June 2020 - Double Star of the Month

In this column for July 2013, I included the difficult pair 26 Dra. One of Burnham's discoveries at the time of writing it was closing and by mid-2020 it will be widening (186 degrees, 0".5) but will still probably require 30-cm and a good night as the stars are almost 3 magnitudes apart.

Attention this month turns to STF2218 (17 40 18.07 +63 40 31.4) which is 2 degrees N of 26 Dra and slightly E. Discovered at Dorpat by F. G. W. Struve this pair has been closing slowly over two centuries but is still within range of 10-cm. The components are magnitudes 7.1 and 8.4 and at 2020.5 they can be found at 307 degrees and 1".4. The orbit is preliminary as the angular motion amounts to just 50 degrees and predicts a period of 2130 years.

R. T. A. Innes used a 7-inch refractor at the Cape Observatory around 1900 to survey the sky for new double stars and to take up work again which he was doing as an amateur astronomer in Australia about 5 years before.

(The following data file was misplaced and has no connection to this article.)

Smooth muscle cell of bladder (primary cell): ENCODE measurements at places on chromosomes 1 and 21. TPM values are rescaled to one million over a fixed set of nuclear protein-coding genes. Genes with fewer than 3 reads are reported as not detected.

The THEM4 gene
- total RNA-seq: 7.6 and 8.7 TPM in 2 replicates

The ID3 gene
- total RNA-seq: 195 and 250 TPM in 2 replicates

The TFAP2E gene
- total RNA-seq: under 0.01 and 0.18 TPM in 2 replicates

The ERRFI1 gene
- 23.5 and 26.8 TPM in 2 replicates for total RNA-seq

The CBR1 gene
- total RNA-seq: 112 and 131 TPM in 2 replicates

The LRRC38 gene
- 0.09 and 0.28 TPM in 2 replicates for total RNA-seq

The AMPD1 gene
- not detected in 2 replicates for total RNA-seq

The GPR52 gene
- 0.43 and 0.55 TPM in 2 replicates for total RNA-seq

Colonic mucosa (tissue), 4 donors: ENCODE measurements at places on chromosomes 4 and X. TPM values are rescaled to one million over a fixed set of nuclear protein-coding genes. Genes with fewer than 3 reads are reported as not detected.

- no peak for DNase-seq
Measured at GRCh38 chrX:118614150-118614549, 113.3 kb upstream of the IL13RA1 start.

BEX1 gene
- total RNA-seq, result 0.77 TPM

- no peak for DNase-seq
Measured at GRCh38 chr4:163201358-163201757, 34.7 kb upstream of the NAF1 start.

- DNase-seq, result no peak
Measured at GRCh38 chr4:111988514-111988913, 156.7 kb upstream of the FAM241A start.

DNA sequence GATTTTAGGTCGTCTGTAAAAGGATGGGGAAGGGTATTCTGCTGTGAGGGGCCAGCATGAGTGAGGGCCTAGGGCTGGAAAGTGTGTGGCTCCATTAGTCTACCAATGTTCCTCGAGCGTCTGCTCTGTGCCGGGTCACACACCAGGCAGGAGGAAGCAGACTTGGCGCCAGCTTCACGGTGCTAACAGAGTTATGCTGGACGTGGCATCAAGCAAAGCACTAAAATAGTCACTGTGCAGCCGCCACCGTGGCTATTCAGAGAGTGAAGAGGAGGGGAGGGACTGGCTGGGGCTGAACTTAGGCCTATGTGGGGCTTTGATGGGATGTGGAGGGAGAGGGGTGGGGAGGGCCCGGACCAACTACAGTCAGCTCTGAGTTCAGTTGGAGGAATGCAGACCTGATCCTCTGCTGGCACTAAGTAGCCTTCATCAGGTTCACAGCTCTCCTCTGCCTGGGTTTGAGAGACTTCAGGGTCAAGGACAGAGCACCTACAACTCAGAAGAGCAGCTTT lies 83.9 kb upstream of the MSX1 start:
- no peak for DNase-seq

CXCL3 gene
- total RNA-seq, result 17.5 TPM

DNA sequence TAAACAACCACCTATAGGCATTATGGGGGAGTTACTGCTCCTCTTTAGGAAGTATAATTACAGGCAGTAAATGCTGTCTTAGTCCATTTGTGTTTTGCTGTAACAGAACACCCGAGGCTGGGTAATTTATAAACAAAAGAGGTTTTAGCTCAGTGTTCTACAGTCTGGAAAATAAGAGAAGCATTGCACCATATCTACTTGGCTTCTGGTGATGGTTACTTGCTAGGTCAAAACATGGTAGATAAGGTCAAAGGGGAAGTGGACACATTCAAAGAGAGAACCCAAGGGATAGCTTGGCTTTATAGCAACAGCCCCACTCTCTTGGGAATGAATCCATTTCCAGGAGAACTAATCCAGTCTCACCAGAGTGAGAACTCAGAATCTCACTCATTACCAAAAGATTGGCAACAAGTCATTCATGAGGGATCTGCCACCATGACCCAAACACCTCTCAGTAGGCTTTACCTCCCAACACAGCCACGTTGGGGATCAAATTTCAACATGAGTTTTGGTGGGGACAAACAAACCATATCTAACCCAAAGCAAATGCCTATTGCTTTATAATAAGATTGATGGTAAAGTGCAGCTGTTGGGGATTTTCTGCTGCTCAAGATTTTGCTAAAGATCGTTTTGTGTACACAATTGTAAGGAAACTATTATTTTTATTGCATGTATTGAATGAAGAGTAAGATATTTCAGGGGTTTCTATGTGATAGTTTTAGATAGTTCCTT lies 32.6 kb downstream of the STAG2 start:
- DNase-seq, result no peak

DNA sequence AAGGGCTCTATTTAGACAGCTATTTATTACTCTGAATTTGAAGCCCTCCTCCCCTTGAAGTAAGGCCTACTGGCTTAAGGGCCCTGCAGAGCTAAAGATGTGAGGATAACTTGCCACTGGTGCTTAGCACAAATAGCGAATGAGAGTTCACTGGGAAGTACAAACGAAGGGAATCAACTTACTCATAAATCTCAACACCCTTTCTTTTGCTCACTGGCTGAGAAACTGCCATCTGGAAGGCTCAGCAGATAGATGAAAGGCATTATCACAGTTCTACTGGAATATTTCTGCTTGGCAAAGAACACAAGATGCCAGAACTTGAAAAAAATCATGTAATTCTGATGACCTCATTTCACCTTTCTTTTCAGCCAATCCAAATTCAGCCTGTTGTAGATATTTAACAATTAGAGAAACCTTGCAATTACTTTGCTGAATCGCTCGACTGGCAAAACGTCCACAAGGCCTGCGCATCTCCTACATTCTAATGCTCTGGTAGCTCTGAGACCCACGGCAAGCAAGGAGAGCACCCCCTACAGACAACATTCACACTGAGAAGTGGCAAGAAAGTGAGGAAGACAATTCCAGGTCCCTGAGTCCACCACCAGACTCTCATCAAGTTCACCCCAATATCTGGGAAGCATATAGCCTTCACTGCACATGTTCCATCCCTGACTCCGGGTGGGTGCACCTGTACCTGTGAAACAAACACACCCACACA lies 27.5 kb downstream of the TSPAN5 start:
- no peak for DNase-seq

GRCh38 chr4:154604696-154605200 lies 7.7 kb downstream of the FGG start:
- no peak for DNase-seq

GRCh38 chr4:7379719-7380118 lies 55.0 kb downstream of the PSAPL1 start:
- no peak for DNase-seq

One of his discoveries was I 333 (15 39 55.12 -78 01 38.1), a relatively bright and easy pair with magnitudes 6.9 and 7.5 and 0".8 apart when he happened upon them. He was not the discoverer though. This was Solon Bailey who found the pair from Arequipa in Peru in July 1897 but the observation did not get published until 1908 so Innes got the credit.

When Willem van den Bos made a pair of mean measures from Johannesburg around 1930 the stars were just 0".3 apart and clearly in rapid motion. The WDS Observations Catalogue then reports no further observations until 1990, a stretch of almost 60 years. By then they stars were almost back to where they were discovered and it seems that here is a binary with a period of about 150 years.

I 333 was brought to my attention by Andrew James who had noted the probable binary nature of the pair and at my request Rainer Anton secured a measure in Namibia in mid-2019. His result was 323 degrees 0".85.

Like iota Octantis in April this pair is close to the South Pole but should repay observation with 15 or 20-cm.

Bob Argyle - Double Star Section Director